By Eliza Newlin Carney
The presidential election is over, despite ongoing efforts to rewrite history. President Donald Trump’s failure to subvert the will of the voters is thanks largely to a half-dozen guardrails that held fast against an extreme democracy stress test, as I wrote in The Fulcrum. These included the military, the courts, the media, the states, voting machine paper trails, and the voters themselves.
But what about next time? Under different circumstances, less scrupulous election officers, lawmakers or judges might have behaved differently. “The next set of local officials might prove to be less honorable,” noted Fareed Zakaria in The Washington Post. “So might a younger and more partisan batch of judges.”
The question now is how we can shore up democracy against a future and possibly more sophisticated attack. Zakaria argues for placing nonpartisan boards, not partisan politicians, in charge of election administration, and creating standardized rules for voter registration, absentee voting, reporting results, and the like. Election law experts Charlotte Hill and Lee Drutman propose a new, nonpartisan federal agency to make sure that the voting process, from registration to voting technology, is “fair, consistent, secure and legitimate.”
Elements of this approach are included in HR 1, the democracy reform package that House Democrats approved last year, and that House Speaker Nancy Pelosi has pledged to move to the front burner in the new Congress. That bill would create automatic voter registration nationwide, for example, eliminating a patchwork of cumbersome registration systems around the country, and would modernize and expand early and absentee voting. It would also broadly strengthen ethics, campaign finance and lobbying rules.
The legislation stands little chance of enactment if Republicans retain control of the Senate following the Georgia special election next month, but some democracy reforms could advance even without Senate approval. House Democrats could change their internal rules consistent with almost 100 recommendations by the bipartisan Select Committee on Modernization of Congress, for example, which are aimed at making Congress more productive, transparent and responsive to voters. President-elect Joseph Biden, once in the White house, could strengthen the executive branch ethics rules via executive action.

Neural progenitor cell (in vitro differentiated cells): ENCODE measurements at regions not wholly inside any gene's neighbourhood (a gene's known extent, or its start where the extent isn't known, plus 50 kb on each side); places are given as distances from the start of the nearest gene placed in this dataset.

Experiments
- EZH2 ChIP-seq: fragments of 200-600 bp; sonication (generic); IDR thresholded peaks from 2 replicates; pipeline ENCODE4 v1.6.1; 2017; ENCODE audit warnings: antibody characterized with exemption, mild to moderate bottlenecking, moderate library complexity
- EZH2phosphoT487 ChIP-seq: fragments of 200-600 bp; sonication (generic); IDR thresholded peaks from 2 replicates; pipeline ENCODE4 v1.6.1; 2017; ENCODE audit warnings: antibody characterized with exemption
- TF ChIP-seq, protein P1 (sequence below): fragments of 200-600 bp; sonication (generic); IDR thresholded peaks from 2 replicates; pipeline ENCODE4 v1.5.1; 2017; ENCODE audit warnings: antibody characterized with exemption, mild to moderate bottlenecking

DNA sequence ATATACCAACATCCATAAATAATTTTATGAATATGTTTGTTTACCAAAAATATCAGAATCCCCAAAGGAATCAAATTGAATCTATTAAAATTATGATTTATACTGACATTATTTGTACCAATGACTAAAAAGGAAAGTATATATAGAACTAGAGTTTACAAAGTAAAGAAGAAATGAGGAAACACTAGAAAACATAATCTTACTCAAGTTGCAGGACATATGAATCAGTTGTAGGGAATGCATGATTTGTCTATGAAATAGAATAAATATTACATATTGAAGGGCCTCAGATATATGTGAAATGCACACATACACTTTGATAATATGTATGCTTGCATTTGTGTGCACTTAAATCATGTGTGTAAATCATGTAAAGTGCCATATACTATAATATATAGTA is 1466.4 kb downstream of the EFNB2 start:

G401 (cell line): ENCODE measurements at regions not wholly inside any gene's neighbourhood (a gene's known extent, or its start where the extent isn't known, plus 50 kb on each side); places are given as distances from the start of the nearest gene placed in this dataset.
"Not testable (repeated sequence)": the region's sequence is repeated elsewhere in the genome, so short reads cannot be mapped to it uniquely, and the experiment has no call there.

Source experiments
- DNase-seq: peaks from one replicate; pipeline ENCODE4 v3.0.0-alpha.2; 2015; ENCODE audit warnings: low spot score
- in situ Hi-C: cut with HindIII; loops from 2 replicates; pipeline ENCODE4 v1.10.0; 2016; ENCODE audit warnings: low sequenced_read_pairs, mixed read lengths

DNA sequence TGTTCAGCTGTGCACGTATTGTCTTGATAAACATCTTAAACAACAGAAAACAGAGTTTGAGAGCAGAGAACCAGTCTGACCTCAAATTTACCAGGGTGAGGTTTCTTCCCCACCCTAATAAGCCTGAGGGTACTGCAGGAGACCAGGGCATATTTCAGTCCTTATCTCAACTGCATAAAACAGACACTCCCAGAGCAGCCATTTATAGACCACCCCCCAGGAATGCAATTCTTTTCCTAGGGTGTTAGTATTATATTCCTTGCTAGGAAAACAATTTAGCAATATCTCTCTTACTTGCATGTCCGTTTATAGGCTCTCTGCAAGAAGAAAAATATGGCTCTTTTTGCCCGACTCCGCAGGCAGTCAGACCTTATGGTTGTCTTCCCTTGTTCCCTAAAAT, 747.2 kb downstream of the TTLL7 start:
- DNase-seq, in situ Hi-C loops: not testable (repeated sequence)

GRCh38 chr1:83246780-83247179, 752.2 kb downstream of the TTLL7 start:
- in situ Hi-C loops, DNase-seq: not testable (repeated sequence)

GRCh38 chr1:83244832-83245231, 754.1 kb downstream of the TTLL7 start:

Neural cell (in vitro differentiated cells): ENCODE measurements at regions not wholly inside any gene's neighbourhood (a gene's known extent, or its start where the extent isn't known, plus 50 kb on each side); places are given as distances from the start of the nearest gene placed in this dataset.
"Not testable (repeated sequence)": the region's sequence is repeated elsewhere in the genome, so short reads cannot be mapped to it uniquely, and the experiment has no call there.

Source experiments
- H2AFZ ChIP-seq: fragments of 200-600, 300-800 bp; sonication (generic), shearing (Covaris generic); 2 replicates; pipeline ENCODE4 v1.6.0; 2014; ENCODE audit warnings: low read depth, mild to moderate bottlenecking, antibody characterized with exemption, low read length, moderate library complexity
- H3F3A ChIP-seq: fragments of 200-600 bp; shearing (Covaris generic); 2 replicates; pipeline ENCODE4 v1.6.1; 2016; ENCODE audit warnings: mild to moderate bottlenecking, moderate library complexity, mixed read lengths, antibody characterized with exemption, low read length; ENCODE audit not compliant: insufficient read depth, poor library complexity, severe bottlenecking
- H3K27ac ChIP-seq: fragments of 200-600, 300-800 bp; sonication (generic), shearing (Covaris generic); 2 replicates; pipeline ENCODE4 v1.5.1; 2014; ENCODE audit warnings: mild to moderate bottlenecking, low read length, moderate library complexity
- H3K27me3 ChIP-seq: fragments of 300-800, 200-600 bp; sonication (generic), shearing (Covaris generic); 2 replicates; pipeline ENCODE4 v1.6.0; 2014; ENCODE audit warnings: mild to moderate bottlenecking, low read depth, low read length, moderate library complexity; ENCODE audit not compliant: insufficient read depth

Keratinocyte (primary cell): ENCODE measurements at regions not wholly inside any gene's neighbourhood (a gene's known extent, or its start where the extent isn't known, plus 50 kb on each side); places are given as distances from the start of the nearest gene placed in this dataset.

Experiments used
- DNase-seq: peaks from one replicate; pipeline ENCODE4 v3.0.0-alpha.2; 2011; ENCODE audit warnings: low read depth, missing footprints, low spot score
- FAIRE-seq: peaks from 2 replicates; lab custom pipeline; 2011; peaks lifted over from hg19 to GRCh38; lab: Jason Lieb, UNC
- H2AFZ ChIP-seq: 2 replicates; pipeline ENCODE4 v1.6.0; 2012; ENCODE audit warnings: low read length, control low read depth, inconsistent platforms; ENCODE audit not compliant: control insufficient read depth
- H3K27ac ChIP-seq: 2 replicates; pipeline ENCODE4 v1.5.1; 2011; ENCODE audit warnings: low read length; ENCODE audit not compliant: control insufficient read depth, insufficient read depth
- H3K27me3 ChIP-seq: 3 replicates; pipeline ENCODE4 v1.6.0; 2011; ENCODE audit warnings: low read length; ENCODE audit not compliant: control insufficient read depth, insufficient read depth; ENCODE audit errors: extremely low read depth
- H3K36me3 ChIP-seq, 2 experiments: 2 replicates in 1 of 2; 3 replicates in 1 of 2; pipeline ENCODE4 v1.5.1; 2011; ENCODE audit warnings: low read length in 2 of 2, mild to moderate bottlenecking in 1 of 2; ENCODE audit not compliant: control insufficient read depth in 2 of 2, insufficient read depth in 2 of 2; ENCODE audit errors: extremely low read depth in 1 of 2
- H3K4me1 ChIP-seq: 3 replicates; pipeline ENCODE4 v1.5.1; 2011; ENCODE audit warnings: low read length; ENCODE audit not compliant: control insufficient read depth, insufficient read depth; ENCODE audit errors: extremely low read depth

Fortifying democracy isn’t just about laws, rules and procedures, however. It’s about getting at the root causes of polarization, public mistrust and extremism festering in the electorate. These include economic inequity, and the ballooning chasm between the haves and the have-nots that has eroded the middle class in America.
If we continue to ignore Americans’ basic needs for health care, food and jobs, we must brace for more political instability ahead. As economist Joseph E. Stiglitz wrote in The New York Times: “We won’t succeed in restoring trust and a sense of social cohesion until we confront, head on, our intertwined racial, ethnic and economic inequalities. These schisms inevitably divide us and undermine the solidarity democracy demands.”
And as Stiglitz notes, a strong democracy is about culture, norms and social cohesion as well. That points to the need for another piece of pro-democracy legislation: A bipartisan, $1 billion civic education bill spearheaded in the Senate by Delaware Democrat Chris Coons and Texas Republican John Cornyn. The Educating for Democracy Act would help fund research, innovation and teacher training in civic and history education.
At present, civic learning receives only about 5 cents in federal funding per student per year, compared with $50 per student per year for STEM education. Yet a solid majority of Americans support civic education as the strongest tool to strengthen American identity. And investing in STEM at the expense of civic learning do not serve national security, argues the Center for Strategic and International Studies. It is “not just important that we have the best and the brightest in the U.S. innovating and creating new technologies: these individuals also need to understand their responsibility in helping American democracy prosper,” CSIS scholars Suzanne Spaulding and Devi Nair wrote recently.
SPEAKING OF CIVIC LEARNING, The Civic Circle is extremely grateful to the many supporters who made our recent GivingTuesday campaign a success. Between donations that came in via Facebook and PayPal, we raised just over $3,300, well beyond our $2,000 target. We shared a portion of our receipts with the Manna Food Center for its weekend program for Montgomery County Public School students. The rest will support our after-school programs, concerts and educational videos teaching students age 8–13 essential civic skills, including news literacy (Learn!), voting (Choose!), and public service (Join!). Thank you for supporting civic learning at the close of an extraordinary year of challenges to our democracy and our civic life.
Eliza Newlin Carney is a journalist and founder of The Civic Circle.
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